[Editor’s Note: Welcome to a monthly column from veteran punk Brad Logan of Leftover Crack, Rats in the Wall and the Adolescents about surviving day to day between tours as a working musician. To read his past columns, click here.]
I started packing at 11 p.m. last night for a tour that goes from Seattle to Florida, via California and Texas. These days, I can pretty much fit the entire contents of my tour ensemble into a full-size backpack, man-purse and soft guitar bag. Checking luggage costs money and can add up quick. It was to be avoided at all costs.
Highlights of my Uber ride to the airport included: the driver asking me with a straight face if I was 70 years old because he really wanted to know (for the record, I’m 20 years younger than that); stopping for gas on the way, even though I was running late; the driver asking me if I would care to read his Bible while I waited for said gas to be pumped. As I was sitting in the back seat and thinking of posting a “Bible Alert” review of my driver, it occurred to me that Uber should include the option of requesting a non-speaking driver. I would pay extra for the luxury.
Once I arrived at the airport, I got my boarding passes and was informed I would be flying into a blizzard—stay posted for possible delays. Cool. Seattle hadn’t seen snow in years, so this was gonna be fun. A couple of bumpy-ass flights later, and I was in Jet City. Growing up in the endless sun of SoCal, I came to appreciate cold weather. Rain, snow and ice are a vacation paradise to me. My band mates weren’t as lucky; their flights were delayed until the following day. We didn’t have a show tonight, but rehearsal had to be canceled. We could go over songs at sound check tomorrow.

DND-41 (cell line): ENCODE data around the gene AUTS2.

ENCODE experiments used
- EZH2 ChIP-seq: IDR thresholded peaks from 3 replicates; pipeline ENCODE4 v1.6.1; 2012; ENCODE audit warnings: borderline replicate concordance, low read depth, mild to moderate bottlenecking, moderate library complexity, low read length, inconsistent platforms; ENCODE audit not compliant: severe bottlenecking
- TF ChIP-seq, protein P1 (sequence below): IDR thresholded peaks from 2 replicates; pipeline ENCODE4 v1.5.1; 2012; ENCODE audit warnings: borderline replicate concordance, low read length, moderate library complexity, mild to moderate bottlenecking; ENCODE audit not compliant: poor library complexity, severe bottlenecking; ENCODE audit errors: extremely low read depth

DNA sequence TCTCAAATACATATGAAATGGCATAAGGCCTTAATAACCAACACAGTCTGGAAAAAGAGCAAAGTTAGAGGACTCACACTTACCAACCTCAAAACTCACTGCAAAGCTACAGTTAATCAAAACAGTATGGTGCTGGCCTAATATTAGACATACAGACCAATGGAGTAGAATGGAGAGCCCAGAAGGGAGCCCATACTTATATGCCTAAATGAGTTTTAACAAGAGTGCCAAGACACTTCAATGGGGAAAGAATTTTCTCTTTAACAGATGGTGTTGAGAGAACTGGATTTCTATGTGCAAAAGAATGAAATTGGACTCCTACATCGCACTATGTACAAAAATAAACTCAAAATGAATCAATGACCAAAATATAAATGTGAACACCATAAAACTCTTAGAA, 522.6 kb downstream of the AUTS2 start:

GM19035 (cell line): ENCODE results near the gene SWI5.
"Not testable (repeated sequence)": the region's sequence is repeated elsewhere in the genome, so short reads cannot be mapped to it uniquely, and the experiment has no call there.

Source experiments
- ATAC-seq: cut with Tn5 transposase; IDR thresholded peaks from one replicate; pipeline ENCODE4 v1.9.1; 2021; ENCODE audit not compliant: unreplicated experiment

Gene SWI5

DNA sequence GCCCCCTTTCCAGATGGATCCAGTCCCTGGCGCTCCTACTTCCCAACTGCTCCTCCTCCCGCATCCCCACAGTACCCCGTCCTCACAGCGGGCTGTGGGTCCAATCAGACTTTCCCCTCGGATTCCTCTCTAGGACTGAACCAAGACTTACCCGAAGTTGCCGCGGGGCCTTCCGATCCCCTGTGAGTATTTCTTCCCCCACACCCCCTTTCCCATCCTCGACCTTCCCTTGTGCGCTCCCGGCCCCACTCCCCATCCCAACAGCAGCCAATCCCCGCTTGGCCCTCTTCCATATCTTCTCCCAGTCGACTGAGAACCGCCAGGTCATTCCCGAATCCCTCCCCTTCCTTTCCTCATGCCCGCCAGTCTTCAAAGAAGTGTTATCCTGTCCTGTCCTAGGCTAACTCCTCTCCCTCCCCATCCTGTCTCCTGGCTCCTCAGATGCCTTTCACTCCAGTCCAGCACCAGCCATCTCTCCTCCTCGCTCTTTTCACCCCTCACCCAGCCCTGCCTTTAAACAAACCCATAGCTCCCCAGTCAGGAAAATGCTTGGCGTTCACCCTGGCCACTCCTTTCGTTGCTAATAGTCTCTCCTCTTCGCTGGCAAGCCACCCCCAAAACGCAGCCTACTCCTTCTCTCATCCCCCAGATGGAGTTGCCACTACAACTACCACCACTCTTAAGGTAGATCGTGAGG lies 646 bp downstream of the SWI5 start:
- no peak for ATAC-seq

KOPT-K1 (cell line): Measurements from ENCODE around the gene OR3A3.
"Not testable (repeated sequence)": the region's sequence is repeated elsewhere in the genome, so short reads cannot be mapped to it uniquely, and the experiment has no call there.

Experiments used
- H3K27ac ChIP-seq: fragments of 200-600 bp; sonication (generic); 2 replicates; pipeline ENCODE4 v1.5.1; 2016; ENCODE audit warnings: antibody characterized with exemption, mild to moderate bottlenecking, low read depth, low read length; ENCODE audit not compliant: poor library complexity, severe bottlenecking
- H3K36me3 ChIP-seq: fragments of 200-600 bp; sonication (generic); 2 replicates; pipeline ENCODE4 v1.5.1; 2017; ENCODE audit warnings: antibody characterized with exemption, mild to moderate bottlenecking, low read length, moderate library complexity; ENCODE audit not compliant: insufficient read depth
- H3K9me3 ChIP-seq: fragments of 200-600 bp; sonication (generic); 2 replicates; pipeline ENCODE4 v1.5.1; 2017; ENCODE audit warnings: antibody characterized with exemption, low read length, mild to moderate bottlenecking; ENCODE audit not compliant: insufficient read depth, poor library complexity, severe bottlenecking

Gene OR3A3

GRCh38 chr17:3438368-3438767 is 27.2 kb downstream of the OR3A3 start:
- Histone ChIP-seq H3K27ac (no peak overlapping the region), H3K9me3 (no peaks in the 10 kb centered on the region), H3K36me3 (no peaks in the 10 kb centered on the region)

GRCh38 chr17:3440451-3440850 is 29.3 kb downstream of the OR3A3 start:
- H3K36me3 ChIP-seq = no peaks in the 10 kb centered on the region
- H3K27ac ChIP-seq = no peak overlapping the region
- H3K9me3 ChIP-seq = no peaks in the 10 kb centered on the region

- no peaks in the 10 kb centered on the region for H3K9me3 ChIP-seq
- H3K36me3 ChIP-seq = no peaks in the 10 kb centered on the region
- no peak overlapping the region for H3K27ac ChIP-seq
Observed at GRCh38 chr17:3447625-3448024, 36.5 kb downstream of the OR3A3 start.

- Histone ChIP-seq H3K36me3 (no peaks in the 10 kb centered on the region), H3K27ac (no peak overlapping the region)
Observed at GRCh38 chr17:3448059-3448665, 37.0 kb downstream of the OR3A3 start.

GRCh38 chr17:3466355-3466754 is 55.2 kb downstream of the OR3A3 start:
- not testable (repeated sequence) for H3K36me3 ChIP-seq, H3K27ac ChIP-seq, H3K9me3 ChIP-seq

Mid-afternoon on show day, and the other bands start arriving, some still drunk from the previous night. Hugs all around, then we load our gear in like a dutiful parade of ants, through the grime and slush of the Capitol Hill gutters.
I’m in love with the camaraderie shared among touring bands. Like survivors of a natural disaster, bonds are forged that transcend time, distance and space. Only another band/road crew person can understand the simultaneous joy and total fucking insanity a simple automobile ride can foster. I have seen grown adults lose their shit and fistfight, over a 20-hour drive spent curled up in the fetal position on a van bench, with six other people breathing at you. The van has, for all intents and purposes, become your whole world. But touring is 10 percent stage time and 90 percent work getting to and from that stage.
The first week—in particular, the first show—is always the toughest. It’s about throwing your mind and body into a vortex that is the polar opposite of home. The way a body moves onstage while playing high-energy music is not the way a body would move in regular life, except for maybe running from the cops or jumping fences while being shot at.
During the course of a gig, you’re using all kinds of muscles you didn’t know you had and don’t even feel till the next morning, when you wake up fucked. This doesn’t necessarily hold true for musical choreography, dance or people who work out six days a week, but that’s not what we’re talking about here. There are also bruises and wounds of unknown origin discovered at the end of the night, when your adrenaline finally stops blasting through your veins. It’s death by a thousand cuts, and you writhe and twist as your muse dictates because you are fucking possessed by a power that is centuries old.
It’s a power greater than the greatest minds of our pitiful species: the power of rock—or whatever you choose to play. It’s all the same. We’re slaves to the beat. Music is the master, and we offer our weak minds and flesh as humble sacrifice.